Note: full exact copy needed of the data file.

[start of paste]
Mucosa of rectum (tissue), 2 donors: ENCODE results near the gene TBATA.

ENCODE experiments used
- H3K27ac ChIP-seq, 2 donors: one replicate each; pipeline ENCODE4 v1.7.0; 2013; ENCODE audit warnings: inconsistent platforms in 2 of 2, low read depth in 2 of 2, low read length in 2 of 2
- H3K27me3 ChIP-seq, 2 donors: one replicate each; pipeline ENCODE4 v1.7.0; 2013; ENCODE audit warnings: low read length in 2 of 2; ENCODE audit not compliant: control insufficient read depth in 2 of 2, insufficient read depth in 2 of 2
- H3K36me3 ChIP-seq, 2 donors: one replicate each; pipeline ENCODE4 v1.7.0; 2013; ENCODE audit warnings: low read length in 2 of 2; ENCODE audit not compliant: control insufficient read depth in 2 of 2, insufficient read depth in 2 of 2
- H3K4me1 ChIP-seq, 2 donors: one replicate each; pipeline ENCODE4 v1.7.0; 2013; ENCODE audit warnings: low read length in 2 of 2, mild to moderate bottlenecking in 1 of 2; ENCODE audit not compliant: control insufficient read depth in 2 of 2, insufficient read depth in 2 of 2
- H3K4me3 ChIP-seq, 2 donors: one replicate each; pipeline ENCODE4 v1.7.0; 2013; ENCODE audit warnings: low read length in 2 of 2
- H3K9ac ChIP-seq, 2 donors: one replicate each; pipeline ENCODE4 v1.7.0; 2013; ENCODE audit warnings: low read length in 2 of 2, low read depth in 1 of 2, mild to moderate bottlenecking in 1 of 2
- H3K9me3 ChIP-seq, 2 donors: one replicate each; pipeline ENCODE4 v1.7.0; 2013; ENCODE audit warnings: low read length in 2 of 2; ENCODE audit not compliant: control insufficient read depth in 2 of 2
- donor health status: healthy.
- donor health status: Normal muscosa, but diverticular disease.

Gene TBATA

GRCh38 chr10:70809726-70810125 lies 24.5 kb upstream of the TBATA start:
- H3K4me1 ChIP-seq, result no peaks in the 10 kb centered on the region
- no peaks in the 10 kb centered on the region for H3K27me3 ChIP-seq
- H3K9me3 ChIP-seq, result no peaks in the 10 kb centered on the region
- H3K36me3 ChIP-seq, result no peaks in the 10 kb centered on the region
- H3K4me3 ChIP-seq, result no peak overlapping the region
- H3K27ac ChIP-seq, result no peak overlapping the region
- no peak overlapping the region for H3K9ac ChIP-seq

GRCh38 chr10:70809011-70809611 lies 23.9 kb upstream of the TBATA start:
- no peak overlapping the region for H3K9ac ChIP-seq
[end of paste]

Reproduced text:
Mucosa of rectum (tissue), 2 donors: ENCODE results near the gene TBATA.

ENCODE experiments used
- H3K27ac ChIP-seq, 2 donors: one replicate each; pipeline ENCODE4 v1.7.0; 2013; ENCODE audit warnings: inconsistent platforms in 2 of 2, low read depth in 2 of 2, low read length in 2 of 2
- H3K27me3 ChIP-seq, 2 donors: one replicate each; pipeline ENCODE4 v1.7.0; 2013; ENCODE audit warnings: low read length in 2 of 2; ENCODE audit not compliant: control insufficient read depth in 2 of 2, insufficient read depth in 2 of 2
- H3K36me3 ChIP-seq, 2 donors: one replicate each; pipeline ENCODE4 v1.7.0; 2013; ENCODE audit warnings: low read length in 2 of 2; ENCODE audit not compliant: control insufficient read depth in 2 of 2, insufficient read depth in 2 of 2
- H3K4me1 ChIP-seq, 2 donors: one replicate each; pipeline ENCODE4 v1.7.0; 2013; ENCODE audit warnings: low read length in 2 of 2, mild to moderate bottlenecking in 1 of 2; ENCODE audit not compliant: control insufficient read depth in 2 of 2, insufficient read depth in 2 of 2
- H3K4me3 ChIP-seq, 2 donors: one replicate each; pipeline ENCODE4 v1.7.0; 2013; ENCODE audit warnings: low read length in 2 of 2
- H3K9ac ChIP-seq, 2 donors: one replicate each; pipeline ENCODE4 v1.7.0; 2013; ENCODE audit warnings: low read length in 2 of 2, low read depth in 1 of 2, mild to moderate bottlenecking in 1 of 2
- H3K9me3 ChIP-seq, 2 donors: one replicate each; pipeline ENCODE4 v1.7.0; 2013; ENCODE audit warnings: low read length in 2 of 2; ENCODE audit not compliant: control insufficient read depth in 2 of 2
- donor health status: healthy.
- donor health status: Normal muscosa, but diverticular disease.

Gene TBATA

GRCh38 chr10:70809726-70810125 lies 24.5 kb upstream of the TBATA start:
- H3K4me1 ChIP-seq, result no peaks in the 10 kb centered on the region
- no peaks in the 10 kb centered on the region for H3K27me3 ChIP-seq
- H3K9me3 ChIP-seq, result no peaks in the 10 kb centered on the region
- H3K36me3 ChIP-seq, result no peaks in the 10 kb centered on the region
- H3K4me3 ChIP-seq, result no peak overlapping the region
- H3K27ac ChIP-seq, result no peak overlapping the region
- no peak overlapping the region for H3K9ac ChIP-seq

GRCh38 chr10:70809011-70809611 lies 23.9 kb upstream of the TBATA start:
- no peak overlapping the region for H3K9ac ChIP-seq